Boissenot’s particular interest is in the influence of soil on wine quality, and because he thought the terroir of these Virginia wines was so stunning, he volunteered to consult with Rutger de Vink and RdV Vineyard. RdV is the only vineyard in the United States that receives input from Eric Boissenot.  The vineyard produces two wines, Rendezvous and Lost Mountain, using Cabernet Sauvignon, Merlot, Petit Verdot and Cabernet Franc.  Rendezvous is more Merlot-based; whereas, Lost Mountain has at least 70% Cabernet Sauvignon; these wines are barrel aged for 18-20 months in French oak.  While Rendezvous and Lost Mountain are on the expensive end of the price spectrum, de Vink’s wines are worth it.

Here’s the thing:  Rutger de Vink and RdV Vineyard are quickly gaining notice and for good reason: beautiful wines that are a cross between Napa and Bordeaux, characterized by the perfect balance of fruit and minerality.  Characteristics that combine to produce a beautiful, velvety wine that is truly sensational–a Bordeaux-style wine with a Virginia terroir.  These boutique-style wines are becoming highly sought-after and collectible.  On one of our recent visits, we learned that the 2013 vintage of Lost Mountain won in blind tastings against two of France’s First Growths: Château Latour and Château Margaux as well as besting California’s Opus One.

If you’re interested in visiting RdV Vineyard, call ahead; wine tastings are by appointment only.  The tour and tasting are extensive and well worth the price.  On approaching the winery, you may think that you’re driving toward another lovely farm in Delaplane, complete with barn and silo; however, upon entering the building you are transported into a completely modern, industrial space with lots of natural light.  It’s definitely an experience you won’t forget.

Cheers!

 

39 Comments »

    • Thank you so much for your kind comment.😊

      RdV Vineyard is about an hour west of Washington D.C. and located in a very scenic area of Virginia. It’s also close to Middleburg (horse country). John and Jackie Kennedy used to weekend there as a getaway from D.C. during his presidency. The area is definitely worth a visit, especially if you enjoy red wine.

      Liked by 1 person

  1. Beautiful photos.
    What a fascinating lesson in vine growing and wine making. Viticulture is not a word I see often, EVEN THOUGH I follow vineyards, oenologues and sommeliers on IG! lol I was surprised at how recently Virginia vineyards began. I recall the strange feeling I had when I realized we had wineries in Indiana. I don’t know when it began, but I discovered it in 1997. My friend Tori worked at a winery. She was from California. She, even more than my parents, was my wine education. I was like, “Wine? Really? But… Corn…” but to be fair, I haven’t sampled many local wines in the last 20 years, but I do like our Oliver Soft Red Wine — although, it doesn’t like me as much as it did when I was young. White prefers me, but I play hard to get and spend all my wine time chasing Malbecs.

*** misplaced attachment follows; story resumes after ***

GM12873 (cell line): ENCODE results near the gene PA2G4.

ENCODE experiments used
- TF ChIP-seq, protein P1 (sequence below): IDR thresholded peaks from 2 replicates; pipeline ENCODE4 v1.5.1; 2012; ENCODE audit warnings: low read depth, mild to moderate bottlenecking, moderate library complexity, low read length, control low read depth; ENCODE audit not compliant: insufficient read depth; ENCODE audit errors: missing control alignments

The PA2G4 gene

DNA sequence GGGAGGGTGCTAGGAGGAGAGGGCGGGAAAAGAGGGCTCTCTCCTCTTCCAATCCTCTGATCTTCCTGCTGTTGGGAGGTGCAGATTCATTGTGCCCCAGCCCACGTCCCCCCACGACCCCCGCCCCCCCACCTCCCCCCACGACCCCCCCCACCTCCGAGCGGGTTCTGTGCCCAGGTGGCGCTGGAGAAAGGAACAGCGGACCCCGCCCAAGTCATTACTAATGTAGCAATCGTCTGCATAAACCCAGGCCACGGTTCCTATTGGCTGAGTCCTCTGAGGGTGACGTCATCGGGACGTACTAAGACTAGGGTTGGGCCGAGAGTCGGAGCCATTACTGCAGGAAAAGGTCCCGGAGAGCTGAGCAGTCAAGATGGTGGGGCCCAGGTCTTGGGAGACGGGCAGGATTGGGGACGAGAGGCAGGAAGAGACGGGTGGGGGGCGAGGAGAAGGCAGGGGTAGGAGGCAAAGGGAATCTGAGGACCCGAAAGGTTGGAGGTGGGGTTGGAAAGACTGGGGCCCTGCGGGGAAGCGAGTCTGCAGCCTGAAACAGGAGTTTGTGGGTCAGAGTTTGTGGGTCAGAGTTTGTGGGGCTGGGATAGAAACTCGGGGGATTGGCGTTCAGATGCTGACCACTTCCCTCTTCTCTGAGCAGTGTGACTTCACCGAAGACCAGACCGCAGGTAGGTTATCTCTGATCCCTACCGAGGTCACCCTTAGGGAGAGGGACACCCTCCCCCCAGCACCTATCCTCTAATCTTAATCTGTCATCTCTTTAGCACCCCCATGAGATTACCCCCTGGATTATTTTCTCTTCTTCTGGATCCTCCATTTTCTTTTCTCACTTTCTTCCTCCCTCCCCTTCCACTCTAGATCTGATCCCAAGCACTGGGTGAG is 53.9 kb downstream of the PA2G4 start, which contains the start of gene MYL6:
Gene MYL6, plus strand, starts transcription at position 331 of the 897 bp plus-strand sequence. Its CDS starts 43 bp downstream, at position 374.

The boutique wines that outdo Chateau Margaux and Latour in taste tests really un-snobs the wine industry. It’s inspiring. It’s evolving still, and it’s an art. I appreciate all that.

    Liked by 1 person

  2. Very interesting but much prefer fresh grapes, grape juice and dried ones..of all varieties. (I do not drink alcohol). Sadly my grapes this year were hot by the massive hailstorm we had on Christmas eve so no grapes this year ….but when there are they are just soooo delicious and full of flavour. So nice to pick them straight off the vine and much nicer than shop ones!! Beautiful pics especially the golden glow along the arch roofed tunnel where the barrels are stored. Thank you for that.

    Liked by 1 person

    • Many thanks for visiting. I agree. There’s nothing like fresh fruit and vegetables. So sorry to hear about your grapes. That’s disappointing! Maybe some will still make it. I’m happy you enjoyed the pictures. The winery is beautiful. 😊

      Like

  3. Fascinating. When we retire, wherever we settle, we will have some vines for my husband to make wine. As you rightly say, winemaking is an art and a science so apart from drinking the stuff with pleasure and gusto, it is an obvious pastime for him to take up. For red wine the vines need 7 years to be useable and for white a mere 3 so as I have told him … hurry up and retire, the grapes won’t wait forever!! I have forwarded your piece to him – it will lighten his workday and I know he will find it fascinating. X

    Liked by 1 person